Debbie Reynolds, Hollywood legend and mother of Carrie Fisher, dead at 84

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Kayleigh Dray
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Just one day after the death of her daughter, Debbie Reynolds has sadly passed away.

The celebrated Hollywood icon, who starred opposite Gene Kelly in hit musical film Singing’ in the Rain, had been rushed to hospital with a suspected stroke shortly after news of Carrie Fisher’s death was made public.

Her son, Todd Fisher, said the stress of his sister's passing had been too much for Reynolds.

He also revealed that, in her last words, she had said she wanted to be with Carrie.

Reynolds had been at her son's house in California - reportedly discussing the arrangements for Fisher's funeral - when she was taken ill.

Suffering from breathing difficulties, she was taken to a nearby hospital, but, tragically, there was nothing they could do; her death was confirmed a few hours later.

It is thought that the award-winning actor had suffered a stroke.

Shortly after her daughter’s death, Reynolds - who had been at the Star Wars star’s side for four days following her severe heart attack - had penned a thank-you post to Fisher’s fans.

“Thank you to everyone who has embraced the gifts and talents of my beloved and amazing daughter,” she wrote.

“I am grateful for your thoughts and prayers that are now guiding her to her next stop.”

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Fisher and Reynolds had fallen out in the past, but were famed for their extremely close bond; in November, Fisher revealed to NPR Radio that she admired her mother more than anyone else.

“(My mother is) an immensely powerful woman,” she said at the time. “There's very few women from her generation who worked like that, who just kept a career going all her life, and raised children, and had horrible relationships, and lost all her money, and got it back again.

“I mean, she's had an amazing life, and she's someone to admire.”

Speaking to the Associated Press news agency about Reynolds’ passing, her son said: “She's now with Carrie and we're all heartbroken.”

Meanwhile celebrities such as Bette Midler, Joan Collins, and Stephen Fry have flooded Twitter to post tributes to the late Hollywood legend.

“This is too hard to comprehend. Beautiful, talented, devoted to her craft, she follows Carrie, dead days ago,” wrote Midler.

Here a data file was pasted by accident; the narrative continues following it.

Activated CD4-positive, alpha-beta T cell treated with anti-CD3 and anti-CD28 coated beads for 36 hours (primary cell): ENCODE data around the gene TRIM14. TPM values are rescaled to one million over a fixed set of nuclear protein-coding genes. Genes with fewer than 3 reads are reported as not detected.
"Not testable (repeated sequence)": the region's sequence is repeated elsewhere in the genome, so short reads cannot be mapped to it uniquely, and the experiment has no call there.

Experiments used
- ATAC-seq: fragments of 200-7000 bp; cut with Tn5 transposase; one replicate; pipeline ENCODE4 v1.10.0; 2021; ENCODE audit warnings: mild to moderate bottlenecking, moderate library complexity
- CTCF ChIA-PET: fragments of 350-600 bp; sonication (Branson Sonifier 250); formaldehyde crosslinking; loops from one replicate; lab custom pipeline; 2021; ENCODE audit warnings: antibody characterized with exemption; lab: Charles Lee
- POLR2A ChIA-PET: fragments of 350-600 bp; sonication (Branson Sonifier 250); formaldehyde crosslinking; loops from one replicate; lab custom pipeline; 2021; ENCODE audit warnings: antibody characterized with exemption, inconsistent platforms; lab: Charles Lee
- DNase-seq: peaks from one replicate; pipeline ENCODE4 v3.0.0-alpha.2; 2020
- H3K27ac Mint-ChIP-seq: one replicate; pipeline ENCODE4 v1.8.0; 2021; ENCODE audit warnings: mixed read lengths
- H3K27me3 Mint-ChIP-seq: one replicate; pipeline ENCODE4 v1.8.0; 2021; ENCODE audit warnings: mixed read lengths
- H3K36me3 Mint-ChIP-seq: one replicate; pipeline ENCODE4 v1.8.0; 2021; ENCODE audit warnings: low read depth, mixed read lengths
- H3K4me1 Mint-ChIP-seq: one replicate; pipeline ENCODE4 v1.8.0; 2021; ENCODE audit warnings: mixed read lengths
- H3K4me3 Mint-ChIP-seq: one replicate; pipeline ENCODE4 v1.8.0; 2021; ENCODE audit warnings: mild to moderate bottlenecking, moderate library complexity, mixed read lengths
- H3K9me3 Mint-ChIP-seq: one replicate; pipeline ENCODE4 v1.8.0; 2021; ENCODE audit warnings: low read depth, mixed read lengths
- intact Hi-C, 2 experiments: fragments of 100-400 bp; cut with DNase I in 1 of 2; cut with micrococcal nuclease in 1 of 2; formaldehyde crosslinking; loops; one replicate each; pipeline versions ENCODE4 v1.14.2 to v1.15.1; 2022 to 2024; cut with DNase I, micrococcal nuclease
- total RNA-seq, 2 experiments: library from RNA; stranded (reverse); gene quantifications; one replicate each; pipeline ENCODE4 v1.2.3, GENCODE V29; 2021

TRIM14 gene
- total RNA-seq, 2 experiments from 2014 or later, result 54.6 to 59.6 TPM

Collins, sharing a photo of herself embracing Reynolds, wrote: “Truly heartbroken to hear @DebbieReynolds1 has died. She was a wonderfully warm friend and colleague. Praying for Todd & Billie.”

And Fry wrote: “Deepest sympathy to Billie, Todd & all the family at this new blow. 

“Time to watch Postcards From The Edge and Singin' in the Rain and remember.”

Reynolds, who received a Best Actress gong at the Academy Awards for her role in 1964 musical The Unsinkable Molly Brown, married Eddie Fisher in 1955.

The pair welcomed two children, Carrie and Todd; however, the couple divorced in 1959 after his affair with Elizabeth Taylor was made public knowledge.

She went on to marry - and divorce - twice more, prompting her to announce that she had more luck selecting restaurants than men.

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However, while Taylor may have been her love rival, Reynolds admitted that she later became very good friends with her ex-husband’s mistress.

She told The Huffington Post: “I sent a note to her and she sent a note to me in passing, and then we had dinner together.

“(Elizabeth) was married to Richard Burton by then. I had been remarried at that point. And we just said, ‘Let's call it a day.’ And we got smashed. And we had a great evening, and stayed friends since then.”

A documentary about her relationship with her daughter, titled Bright Lights: Starring Carrie Fisher and Debbie Reynolds, premiered at the Cannes Film Festival earlier this year and is due to be broadcast on HBO in March.


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Kayleigh Dray

Kayleigh Dray is Stylist’s digital editor-at-large. Her specialist topics include comic books, films, TV and feminism. On a weekend, you can usually find her drinking copious amounts of tea and playing boardgames with her friends.